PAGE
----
Yet another equipment that may be said to fall within the same category as the present invention, can be found in U.S. Pat. No. 5,716,305. This equipment is not intended for situps or back extensions, but a scaled down version (lighter and smaller) could in principle be used for that purpose. But the handles position in addition to the equipment's form, are not particularly suitable for back extensions or situps.
The weight equipment according to present invention should be: A—compact and simple in its design, B—easy to pick up and use as is (without adjustments). C—simple to keep, in a number of different weights, in a rack. These advantages are shared with an ordinary weight plate. The present invention should however, in contrast to a weight plate, be possible to use with D—anatomically restful arm and wrist posture, E—be able to be placed high on the chest yet comfortable and stable.
The invention is a weight equipment consisting of two main components: weight plate (1) and handles (2) A front view of the equipment, and how it is held against the chest when doing training (of crunch, situps, or back extensions), is illustrated in
The weight plate consist of a chest plate component (11) and two shoulder plate components (12), as is shown in
As shown in
The Bottom Side
The bottom side (13) and (13′) of the weight plate consist typically of an approximately 1-2 cm thick padding. The objects of the invention are however also obtained without this padding. The padding's objective is to make the plate more comfortable against the chest, which is helpful if the user only wears a thin T-shirt. The bottom side surface material should have high friction against both textile and metal. The surface material may be rubber or a rubber like material. The surface may also be grooved in order to rest steadily on the upper part of the chest during situps.
The edges are typically equipped with a rubber edge profile. An edge profile is however not needed to obtain a good function of the invention. Edges of rubber, elastic, or other shock absorbing material increases security when handling the equipment before and after the exercise. The bottom side and the rubber edge may also be fabricated or joined as one unit.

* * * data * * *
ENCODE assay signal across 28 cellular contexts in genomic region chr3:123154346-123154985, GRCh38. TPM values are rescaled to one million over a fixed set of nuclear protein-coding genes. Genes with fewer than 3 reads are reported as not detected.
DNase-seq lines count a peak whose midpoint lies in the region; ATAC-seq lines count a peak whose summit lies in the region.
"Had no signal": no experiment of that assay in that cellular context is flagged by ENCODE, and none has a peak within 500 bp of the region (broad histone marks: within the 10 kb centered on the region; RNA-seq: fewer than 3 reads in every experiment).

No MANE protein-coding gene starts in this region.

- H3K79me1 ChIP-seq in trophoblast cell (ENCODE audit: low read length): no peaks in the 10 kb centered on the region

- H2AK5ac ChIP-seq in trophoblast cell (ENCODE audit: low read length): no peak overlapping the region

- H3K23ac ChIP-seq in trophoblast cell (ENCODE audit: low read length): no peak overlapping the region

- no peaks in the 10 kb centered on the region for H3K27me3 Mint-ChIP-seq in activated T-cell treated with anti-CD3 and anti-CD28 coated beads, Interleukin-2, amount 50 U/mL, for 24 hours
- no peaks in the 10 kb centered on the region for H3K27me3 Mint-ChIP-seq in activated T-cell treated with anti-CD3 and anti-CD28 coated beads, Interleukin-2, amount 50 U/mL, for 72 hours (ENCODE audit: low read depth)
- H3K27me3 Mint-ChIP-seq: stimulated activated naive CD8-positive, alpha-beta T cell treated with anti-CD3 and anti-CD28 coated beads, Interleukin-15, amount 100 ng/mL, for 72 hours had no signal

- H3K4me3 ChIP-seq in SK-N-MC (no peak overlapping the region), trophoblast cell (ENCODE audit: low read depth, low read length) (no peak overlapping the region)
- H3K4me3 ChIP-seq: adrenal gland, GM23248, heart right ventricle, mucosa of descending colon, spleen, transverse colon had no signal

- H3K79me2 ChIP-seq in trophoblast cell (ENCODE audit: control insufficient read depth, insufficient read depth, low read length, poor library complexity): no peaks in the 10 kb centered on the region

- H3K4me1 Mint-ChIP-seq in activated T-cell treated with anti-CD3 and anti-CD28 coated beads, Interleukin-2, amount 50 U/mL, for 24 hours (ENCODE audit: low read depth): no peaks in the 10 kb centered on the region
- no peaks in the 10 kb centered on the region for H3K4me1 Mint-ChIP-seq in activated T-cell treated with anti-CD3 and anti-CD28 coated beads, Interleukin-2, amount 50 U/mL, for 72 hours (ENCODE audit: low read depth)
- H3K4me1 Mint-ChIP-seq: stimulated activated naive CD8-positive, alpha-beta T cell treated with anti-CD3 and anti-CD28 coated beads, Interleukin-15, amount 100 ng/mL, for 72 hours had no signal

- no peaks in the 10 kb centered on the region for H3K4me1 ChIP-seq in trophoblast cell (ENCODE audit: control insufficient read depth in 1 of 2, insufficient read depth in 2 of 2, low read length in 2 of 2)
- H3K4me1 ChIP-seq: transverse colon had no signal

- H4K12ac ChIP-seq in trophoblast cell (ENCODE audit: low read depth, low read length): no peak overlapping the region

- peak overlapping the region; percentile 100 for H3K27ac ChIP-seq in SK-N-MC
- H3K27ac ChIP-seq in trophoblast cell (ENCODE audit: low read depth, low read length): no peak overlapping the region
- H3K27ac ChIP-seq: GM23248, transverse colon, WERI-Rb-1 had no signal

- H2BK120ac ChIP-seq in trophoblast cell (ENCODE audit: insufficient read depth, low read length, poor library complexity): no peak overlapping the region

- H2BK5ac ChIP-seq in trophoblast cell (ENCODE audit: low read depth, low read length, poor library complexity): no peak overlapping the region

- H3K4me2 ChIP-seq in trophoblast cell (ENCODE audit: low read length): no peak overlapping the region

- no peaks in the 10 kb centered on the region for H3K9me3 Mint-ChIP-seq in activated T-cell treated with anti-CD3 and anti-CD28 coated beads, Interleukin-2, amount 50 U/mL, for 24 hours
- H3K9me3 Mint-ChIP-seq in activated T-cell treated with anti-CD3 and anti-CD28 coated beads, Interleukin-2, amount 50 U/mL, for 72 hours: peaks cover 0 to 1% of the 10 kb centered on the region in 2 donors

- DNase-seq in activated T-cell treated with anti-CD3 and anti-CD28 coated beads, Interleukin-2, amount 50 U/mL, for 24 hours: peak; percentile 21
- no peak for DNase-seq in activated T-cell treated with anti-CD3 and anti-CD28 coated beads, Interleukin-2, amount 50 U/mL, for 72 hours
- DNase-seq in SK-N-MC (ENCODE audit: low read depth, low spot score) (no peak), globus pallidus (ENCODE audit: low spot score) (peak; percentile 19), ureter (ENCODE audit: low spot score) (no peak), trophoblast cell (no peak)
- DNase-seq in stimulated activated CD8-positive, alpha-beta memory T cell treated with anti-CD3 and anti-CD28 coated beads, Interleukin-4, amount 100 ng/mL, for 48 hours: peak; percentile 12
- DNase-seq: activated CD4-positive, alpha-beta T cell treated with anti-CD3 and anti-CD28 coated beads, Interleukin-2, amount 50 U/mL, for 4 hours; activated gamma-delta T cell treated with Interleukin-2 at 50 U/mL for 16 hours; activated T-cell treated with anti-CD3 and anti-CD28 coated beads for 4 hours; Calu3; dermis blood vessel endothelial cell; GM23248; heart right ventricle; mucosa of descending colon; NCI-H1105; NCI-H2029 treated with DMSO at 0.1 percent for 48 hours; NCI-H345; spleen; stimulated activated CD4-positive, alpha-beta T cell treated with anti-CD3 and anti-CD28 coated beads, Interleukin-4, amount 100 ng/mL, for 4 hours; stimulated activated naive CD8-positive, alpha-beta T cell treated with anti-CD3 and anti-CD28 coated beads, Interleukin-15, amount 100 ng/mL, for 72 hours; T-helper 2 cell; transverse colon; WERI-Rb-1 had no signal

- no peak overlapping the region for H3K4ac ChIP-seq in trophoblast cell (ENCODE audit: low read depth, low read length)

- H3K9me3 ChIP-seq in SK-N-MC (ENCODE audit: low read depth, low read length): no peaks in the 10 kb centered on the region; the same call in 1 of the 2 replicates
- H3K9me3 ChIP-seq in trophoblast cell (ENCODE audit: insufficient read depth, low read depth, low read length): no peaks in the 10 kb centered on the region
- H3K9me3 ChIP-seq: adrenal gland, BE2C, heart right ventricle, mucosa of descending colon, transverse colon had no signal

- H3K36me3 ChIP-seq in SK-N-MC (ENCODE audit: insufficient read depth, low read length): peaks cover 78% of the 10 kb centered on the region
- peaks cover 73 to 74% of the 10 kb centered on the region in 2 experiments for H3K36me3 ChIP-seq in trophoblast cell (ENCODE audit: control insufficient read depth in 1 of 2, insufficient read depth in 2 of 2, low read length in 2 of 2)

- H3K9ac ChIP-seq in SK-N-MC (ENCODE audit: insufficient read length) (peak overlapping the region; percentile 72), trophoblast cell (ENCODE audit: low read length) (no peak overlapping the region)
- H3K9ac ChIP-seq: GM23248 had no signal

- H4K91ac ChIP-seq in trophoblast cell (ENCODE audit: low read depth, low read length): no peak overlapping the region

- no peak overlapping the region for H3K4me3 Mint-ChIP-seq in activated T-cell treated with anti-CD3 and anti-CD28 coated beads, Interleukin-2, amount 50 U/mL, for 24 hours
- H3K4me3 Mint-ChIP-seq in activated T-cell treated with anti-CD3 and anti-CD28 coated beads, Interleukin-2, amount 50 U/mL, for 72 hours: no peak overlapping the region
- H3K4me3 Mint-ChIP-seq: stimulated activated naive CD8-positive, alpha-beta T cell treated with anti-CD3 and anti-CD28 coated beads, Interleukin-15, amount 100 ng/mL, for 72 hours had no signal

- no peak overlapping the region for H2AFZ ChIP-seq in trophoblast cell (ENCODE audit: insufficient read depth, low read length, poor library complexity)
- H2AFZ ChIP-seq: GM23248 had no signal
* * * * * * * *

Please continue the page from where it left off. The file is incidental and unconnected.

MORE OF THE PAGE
The plate is typically made out of cast iron in different plate thicknesses (D). The equipment may for example be fabricated in a collection of 2 kg, 3 kg, 4 kg, 5 kg, 7 kg, 10 kg, and 15 kg, which in case of cast iron corresponds to plate thicknesses from about 4 mm up to approximately 30 mm.
Center of Gravity
The weight of the plate does not have to be evenly distributed over the entire plate, but can for example be concentrated at the shoulder plates. A high placement of the plate's center of gravity makes more effective use of the total weight of the plate, compared to a low placement.
The handles may be cast in one unit with the plate, or they may be fabricated separately. The handles may be provided with a rubber coating, or a rubber or a plastic covering.
The surface of the plate and especially the handles are treated such that they are easy to clean with a towel (especially in order to easily wipe off sweat after use).
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|U.S. Classification||482/105, 482/140, 482/93|
|International Classification||A63B21/065, A63B23/02|
|Cooperative Classification||A63B23/0211, A63B23/0233, A63B21/065|
|European Classification||A63B23/02B, A63B23/02A2, A63B21/065|
|Apr 4, 2011||REMI||Maintenance fee reminder mailed|
|Aug 25, 2011||SULP||Surcharge for late payment|
|Aug 25, 2011||FPAY||Fee payment|
Year of fee payment: 4
|Apr 10, 2015||REMI||Maintenance fee reminder mailed|
|Aug 28, 2015||LAPS||Lapse for failure to pay maintenance fees|
|Oct 20, 2015||FP||Expired due to failure to pay maintenance fee|
Effective date: 20150828